I have an advantage in that I have assistant coaches who can run the sessions while I find time to manage the players and talk to them but not everyone has assistants to free up this time, so it’s probably good practice to schedule a monthly ‘no coaching session’.  In this session you can organise lots of activities that are self manageable or just small sided games where you don’t need to actually coach, instead just go around and talk to your players.  No doubt you’ve been waiting for weeks to discuss how you want your wide player to cut inside more, well here is your chance.  If it’s as simple as just telling them how well they are training, what a great game they had at the weekend or inspiring them with some golden nuggets of information.

By having these sessions or by making time to manage your players during training you’ll get to know them better and understand how there brains work.  In every team I’ve coached there is always a few who need things keep more simple than others, they might over complicate things in their minds and so understanding that and simplifying things to suit them could get another 50% from them.

I spoke with one of my players and felt they were a bit down so I told them “I love it when you take players on, it’s exciting and great to watch, I’d pay to watch you do that”.  In an instant their mood changed and they started taking players on again.  I’m not sure I would have got the same outcome if I had of told her in a session to take players on more.  It just interests me that every player is a different model and the hidden art of coaching is being able to know the nuances and differences between them.  It’s something I trying really hard to master at the moment.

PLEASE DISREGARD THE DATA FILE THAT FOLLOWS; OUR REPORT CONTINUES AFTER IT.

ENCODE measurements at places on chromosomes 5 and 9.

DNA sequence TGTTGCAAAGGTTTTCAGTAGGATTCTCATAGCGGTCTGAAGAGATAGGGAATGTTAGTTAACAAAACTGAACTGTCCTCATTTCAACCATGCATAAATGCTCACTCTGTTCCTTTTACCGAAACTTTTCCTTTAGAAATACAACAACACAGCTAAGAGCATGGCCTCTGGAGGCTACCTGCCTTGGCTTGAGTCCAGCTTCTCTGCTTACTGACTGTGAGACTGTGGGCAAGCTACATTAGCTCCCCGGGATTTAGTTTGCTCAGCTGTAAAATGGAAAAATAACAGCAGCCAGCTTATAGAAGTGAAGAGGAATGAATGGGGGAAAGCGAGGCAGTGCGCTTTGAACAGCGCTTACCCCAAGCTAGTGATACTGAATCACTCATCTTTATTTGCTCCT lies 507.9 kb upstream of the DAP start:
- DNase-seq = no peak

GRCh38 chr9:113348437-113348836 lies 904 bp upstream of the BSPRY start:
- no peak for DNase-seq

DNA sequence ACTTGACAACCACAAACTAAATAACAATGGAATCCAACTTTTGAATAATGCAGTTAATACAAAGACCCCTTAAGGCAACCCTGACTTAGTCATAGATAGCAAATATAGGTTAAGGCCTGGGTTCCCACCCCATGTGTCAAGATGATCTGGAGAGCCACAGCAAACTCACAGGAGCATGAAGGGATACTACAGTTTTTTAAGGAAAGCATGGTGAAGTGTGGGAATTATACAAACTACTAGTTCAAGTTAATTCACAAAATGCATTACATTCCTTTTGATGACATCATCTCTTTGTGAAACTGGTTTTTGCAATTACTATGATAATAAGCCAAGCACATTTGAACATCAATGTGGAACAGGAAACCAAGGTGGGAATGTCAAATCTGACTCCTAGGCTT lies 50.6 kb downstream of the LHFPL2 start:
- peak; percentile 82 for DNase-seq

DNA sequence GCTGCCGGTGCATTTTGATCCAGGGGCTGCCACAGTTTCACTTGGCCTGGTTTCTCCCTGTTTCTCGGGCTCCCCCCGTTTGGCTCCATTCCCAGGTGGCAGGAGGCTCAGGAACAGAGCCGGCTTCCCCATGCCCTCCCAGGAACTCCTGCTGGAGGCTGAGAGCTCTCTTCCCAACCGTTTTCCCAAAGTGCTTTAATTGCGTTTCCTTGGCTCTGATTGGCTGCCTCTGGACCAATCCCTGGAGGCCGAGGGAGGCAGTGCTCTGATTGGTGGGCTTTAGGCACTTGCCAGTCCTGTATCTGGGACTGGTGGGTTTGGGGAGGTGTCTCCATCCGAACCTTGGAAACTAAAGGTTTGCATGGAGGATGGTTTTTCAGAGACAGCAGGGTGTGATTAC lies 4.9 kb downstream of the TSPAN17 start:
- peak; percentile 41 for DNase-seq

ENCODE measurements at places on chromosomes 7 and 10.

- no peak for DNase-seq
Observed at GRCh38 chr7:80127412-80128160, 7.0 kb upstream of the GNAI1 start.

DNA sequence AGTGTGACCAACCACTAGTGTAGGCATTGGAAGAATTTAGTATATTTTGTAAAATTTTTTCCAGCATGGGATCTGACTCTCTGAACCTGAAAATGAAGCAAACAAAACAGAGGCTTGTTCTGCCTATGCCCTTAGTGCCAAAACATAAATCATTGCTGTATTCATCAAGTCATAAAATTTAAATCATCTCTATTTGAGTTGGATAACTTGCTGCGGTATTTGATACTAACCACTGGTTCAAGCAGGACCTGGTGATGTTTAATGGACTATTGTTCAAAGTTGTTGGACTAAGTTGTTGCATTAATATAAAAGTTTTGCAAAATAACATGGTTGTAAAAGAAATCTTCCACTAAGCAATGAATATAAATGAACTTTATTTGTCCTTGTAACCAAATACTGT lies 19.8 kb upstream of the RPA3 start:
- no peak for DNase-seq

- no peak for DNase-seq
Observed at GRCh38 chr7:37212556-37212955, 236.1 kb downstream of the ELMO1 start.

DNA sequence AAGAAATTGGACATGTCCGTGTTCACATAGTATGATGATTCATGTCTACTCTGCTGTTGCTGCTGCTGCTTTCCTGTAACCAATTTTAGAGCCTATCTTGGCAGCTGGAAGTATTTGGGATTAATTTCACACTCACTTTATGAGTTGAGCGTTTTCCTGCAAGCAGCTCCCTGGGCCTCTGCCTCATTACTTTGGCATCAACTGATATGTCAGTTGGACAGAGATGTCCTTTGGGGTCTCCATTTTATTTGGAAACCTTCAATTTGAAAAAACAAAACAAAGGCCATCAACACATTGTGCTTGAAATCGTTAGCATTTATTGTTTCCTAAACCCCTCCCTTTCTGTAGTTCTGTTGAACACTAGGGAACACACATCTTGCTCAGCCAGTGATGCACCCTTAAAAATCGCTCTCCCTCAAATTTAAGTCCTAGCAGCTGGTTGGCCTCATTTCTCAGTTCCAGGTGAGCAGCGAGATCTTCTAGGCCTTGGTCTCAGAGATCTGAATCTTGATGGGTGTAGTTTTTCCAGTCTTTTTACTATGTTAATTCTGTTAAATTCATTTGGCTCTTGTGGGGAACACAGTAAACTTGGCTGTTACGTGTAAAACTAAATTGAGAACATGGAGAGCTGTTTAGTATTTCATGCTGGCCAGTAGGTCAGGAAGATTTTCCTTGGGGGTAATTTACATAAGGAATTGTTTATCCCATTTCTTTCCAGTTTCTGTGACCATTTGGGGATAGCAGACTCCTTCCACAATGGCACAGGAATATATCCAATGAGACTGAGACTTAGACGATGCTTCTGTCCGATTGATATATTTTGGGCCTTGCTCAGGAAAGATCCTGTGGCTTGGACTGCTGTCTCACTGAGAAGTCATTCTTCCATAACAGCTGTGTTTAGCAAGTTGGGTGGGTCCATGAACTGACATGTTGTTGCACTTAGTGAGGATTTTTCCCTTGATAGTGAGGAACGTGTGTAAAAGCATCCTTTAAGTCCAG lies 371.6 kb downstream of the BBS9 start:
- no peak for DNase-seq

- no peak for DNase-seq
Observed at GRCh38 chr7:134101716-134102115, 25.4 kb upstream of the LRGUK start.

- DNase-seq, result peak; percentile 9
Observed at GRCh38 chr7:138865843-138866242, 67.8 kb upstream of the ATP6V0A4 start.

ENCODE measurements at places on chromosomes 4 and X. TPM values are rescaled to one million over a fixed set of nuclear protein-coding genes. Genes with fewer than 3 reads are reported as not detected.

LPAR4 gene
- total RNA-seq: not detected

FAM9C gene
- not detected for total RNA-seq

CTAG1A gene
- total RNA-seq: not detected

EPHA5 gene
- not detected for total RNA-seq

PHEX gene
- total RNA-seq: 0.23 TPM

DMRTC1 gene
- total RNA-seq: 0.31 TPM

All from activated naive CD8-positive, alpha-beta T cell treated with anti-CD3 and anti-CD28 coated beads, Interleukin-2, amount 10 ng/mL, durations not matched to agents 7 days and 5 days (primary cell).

I think honesty and openness is really important when you are going through this process of ‘player management’.  At same stage in the season or team cycle every player will have a drop in form, young players always do so it’s inevitable you will either have to discuss this and try to correct it or maybe even take them out of the starting line up because someone else is player better.  If all the way through you have been honest and open with those players the hard part of dropping them or having a hard conversation become slightly more comfortable but more importantly there is a mutual respect that enables decisions to be taken better.  If you lie to players or lead them on they are going to be a lot less likely to agree or take your decisions lightly and this can lead to erosion of your culture.  Honesty and openness leads to mutual respect between players and coach no matter who agrees or disagrees.